This time I'll introduce you to a very awesome module called request by Mikeal Rogers. Request is the swiss army knife of HTTP streaming.

Check this out:

var fs = require('fs')
var request = require('request');

request('http://google.com/doodle.png').pipe(fs.createWriteStream('doodle.png'))

Pow! You just streamed the response of HTTP request to http://google.com/doodle.png into doodle.png local file!

Here is more awesome stuff:

var fs = require('fs')
var request = require('request');

fs.readStream('file.json').pipe(request.put('http://mysite.com/obj.json'))

Pow! It streamed your local file file.json to http://mysite.com/obj.json as HTTP PUT request!

var request = require('request');

request.get('http://google.com/img.png').pipe(request.put('http://mysite.com/img.png'))

Pow! This just streamed a HTTP GET from http://google.com/img.png to HTTP PUT to http://mysite.com/img.png.

At Browserling we use this module for streaming data to and from couchdb. Here is an example that saves a JSON document at mikeal's test couchdb:

var request = require('request')
var rand = Math.floor(Math.random()*100000000).toString()

request({
  method: 'PUT',
  uri: 'http://mikeal.iriscouch.com/testjs/' + rand,
  multipart: [
    {
      'content-type': 'application/json',
      'body': JSON.stringify({
        foo: 'bar',
        _attachments: {
          'message.txt': {
            follows: true,
            length: 18,
            'content_type': 'text/plain'
           }
         }
       })
    },
    { body: 'I am an attachment' }
  ] 
}, function (error, response, body) {
  if(response.statusCode == 201){
    console.log('document saved as: http://mikeal.iriscouch.com/testjs/'+ rand);
  } else {
    console.log('error: '+ response.statusCode);
    console.log(body);
  }
})

Install it via npm, as always:

npm install request

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If you love these articles, subscribe to my blog for more, follow me on Twitter to find about my adventures, and watch me produce code on GitHub!

This article is part of the article series "Node.JS Modules You Should Know About."
<- previous article next article ->

node logoHey everyone! This is the third post in my new node.js modules you should know about article series.

The first post was about dnode - the freestyle rpc library for node, the second was about optimist - the lightweight options parser for node.

This time I'll introduce you to one of my own modules called node-lazy - lazy lists module for node.

Basically you create a new lazy object, and pump data into it via data events (it's an event emitter). Then you can manipulate this data via chaining by using various functional programming methods.

Here is a quick example. Here we create a new lazy object and define a filter that returns only even integers, then we take just 5 elements, then we apply map on them, and finally we join (think of threads) the result in a list:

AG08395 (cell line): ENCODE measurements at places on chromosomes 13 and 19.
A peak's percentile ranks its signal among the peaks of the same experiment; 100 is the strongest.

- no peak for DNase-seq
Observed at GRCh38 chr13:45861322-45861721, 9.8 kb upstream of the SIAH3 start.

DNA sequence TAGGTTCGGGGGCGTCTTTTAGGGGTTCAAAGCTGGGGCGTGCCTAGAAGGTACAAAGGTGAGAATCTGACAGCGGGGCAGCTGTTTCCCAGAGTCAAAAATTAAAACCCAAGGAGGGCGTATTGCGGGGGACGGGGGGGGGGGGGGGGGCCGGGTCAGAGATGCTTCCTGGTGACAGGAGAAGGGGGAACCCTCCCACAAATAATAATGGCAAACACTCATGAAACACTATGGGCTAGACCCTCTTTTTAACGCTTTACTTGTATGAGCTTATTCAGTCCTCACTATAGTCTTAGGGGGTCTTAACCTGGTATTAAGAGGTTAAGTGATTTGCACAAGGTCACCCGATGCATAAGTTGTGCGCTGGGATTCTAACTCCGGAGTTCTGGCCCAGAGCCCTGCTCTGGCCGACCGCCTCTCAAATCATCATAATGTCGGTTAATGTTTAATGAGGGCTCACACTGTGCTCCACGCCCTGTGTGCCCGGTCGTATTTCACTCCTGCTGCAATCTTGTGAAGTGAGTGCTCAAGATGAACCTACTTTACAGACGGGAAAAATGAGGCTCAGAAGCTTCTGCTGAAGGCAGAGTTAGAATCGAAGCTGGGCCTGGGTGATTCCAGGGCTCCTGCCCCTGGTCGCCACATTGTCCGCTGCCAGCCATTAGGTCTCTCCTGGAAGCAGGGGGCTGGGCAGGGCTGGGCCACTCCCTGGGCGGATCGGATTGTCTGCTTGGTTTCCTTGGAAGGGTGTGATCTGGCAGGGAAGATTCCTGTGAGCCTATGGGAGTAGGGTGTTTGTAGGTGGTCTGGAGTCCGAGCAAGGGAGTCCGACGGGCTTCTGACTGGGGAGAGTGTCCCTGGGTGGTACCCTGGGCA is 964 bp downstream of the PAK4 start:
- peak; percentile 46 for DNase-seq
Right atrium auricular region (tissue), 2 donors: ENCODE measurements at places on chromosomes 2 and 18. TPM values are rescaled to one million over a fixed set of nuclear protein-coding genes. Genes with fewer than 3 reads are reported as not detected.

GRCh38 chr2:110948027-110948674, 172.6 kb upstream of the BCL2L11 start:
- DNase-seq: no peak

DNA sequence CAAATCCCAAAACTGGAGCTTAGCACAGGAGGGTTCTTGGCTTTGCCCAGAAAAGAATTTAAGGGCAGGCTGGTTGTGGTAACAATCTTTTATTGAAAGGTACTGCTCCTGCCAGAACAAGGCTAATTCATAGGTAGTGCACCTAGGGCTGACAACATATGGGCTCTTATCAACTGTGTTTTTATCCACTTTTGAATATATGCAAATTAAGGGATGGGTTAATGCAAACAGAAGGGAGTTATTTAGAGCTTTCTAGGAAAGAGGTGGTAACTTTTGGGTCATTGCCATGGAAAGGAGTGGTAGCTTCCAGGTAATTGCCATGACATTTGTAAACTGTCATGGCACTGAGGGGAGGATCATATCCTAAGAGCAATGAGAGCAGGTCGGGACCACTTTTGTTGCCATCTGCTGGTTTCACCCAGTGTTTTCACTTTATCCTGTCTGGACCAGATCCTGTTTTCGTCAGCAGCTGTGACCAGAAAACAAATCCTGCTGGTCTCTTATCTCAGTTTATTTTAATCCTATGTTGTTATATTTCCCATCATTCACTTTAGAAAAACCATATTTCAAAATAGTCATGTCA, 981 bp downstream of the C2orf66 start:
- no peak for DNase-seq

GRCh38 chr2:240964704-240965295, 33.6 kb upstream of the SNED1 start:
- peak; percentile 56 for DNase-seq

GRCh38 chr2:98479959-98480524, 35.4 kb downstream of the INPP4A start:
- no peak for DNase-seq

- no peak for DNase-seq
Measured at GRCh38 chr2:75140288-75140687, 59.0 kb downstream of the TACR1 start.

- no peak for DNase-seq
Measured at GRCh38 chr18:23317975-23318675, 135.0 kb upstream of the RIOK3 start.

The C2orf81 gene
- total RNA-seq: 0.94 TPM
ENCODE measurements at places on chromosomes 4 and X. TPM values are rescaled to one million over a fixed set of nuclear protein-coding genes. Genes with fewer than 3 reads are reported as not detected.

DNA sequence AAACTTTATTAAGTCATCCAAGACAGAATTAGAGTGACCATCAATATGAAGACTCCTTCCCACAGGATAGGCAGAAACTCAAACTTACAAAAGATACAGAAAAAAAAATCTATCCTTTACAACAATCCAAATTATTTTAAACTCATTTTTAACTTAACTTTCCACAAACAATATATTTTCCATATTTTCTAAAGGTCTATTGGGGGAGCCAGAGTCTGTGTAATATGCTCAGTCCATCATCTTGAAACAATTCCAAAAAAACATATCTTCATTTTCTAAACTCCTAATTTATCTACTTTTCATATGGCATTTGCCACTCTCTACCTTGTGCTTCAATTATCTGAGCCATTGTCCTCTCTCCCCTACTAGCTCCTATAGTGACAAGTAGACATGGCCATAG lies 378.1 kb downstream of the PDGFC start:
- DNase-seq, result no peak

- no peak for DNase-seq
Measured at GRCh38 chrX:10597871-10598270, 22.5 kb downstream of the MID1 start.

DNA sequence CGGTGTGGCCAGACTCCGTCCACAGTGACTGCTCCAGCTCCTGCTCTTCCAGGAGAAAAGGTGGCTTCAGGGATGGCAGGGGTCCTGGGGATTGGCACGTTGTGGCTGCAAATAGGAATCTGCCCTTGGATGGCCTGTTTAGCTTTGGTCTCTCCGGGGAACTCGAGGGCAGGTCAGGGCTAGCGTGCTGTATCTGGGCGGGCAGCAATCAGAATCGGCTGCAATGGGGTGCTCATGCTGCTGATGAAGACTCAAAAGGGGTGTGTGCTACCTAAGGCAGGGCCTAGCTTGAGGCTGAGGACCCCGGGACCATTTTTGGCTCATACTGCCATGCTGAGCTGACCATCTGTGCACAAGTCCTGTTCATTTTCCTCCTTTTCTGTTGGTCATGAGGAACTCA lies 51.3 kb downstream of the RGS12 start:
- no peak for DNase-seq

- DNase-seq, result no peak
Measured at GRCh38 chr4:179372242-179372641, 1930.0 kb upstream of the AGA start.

var Lazy = require('lazy');

var lazy = new Lazy;
lazy
  .filter(function (item) {
    return item % 2 == 0
  })
  .take(5)
  .map(function (item) {
    return item*2;
  })
  .join(function (xs) {
    console.log(xs);
  });

You can return this object from your function and then later when someone pumps data into it via data events, it will do the computation.

For example, if you do this:

[0,1,2,3,4,5,6,7,8,9,10].forEach(function (x) {
  lazy.emit('data', x);
});
setTimeout(function () { lazy.emit('end') }, 100);

Then the output will be produced by the console.log once 5 elements have reached the bottom of the chain.

The output is: [0, 4, 8, 12, 16].

Here is a real world example from node-iptables (another of my modules):

var Lazy = require('lazy');
var spawn = require('child_process').spawn;
var iptables = spawn('iptables', ['-L', '-n', '-v']);

Lazy(iptables.stdout)
    .lines
    .map(String)
    .skip(2) // skips the two lines that are iptables header
    .map(function (line) {
        // packets, bytes, target, pro, opt, in, out, src, dst, opts
        var fields = line.trim().split(/\s+/, 9);
        return {
            parsed : {
                packets : fields[0],
                bytes : fields[1],
                target : fields[2],
                protocol : fields[3],
                opt : fields[4],
                in : fields[5],
                out : fields[6],
                src : fields[7],
                dst : fields[8]
            },
            raw : line.trim()
        };
    });

This code fragment takes output from iptables -L -n -v and converts it into a data structure for later use.

Here a new Lazy object is created from an existing stream - the iptables.stdout stream. Next, the special lines getter is called that splits the stream on \n char and converts it into a line-stream. Then this stream is mapped onto String constructor to convert it to a string. Next, first two lines are skipped via skip(2) and then all the other lines are converted into a data structure via map.

You can also create all kinds of ranges with node-lazy, including infinite ranges. Check this out, ranges.js:

var Lazy = require('lazy');

Lazy.range('1..20').join(function (xs) {
    console.log(xs);
});

Lazy.range('444..').take(10).join(function (xs) {
    console.log(xs);
});

Lazy.range('2,4..20').take(10).join(function (xs) {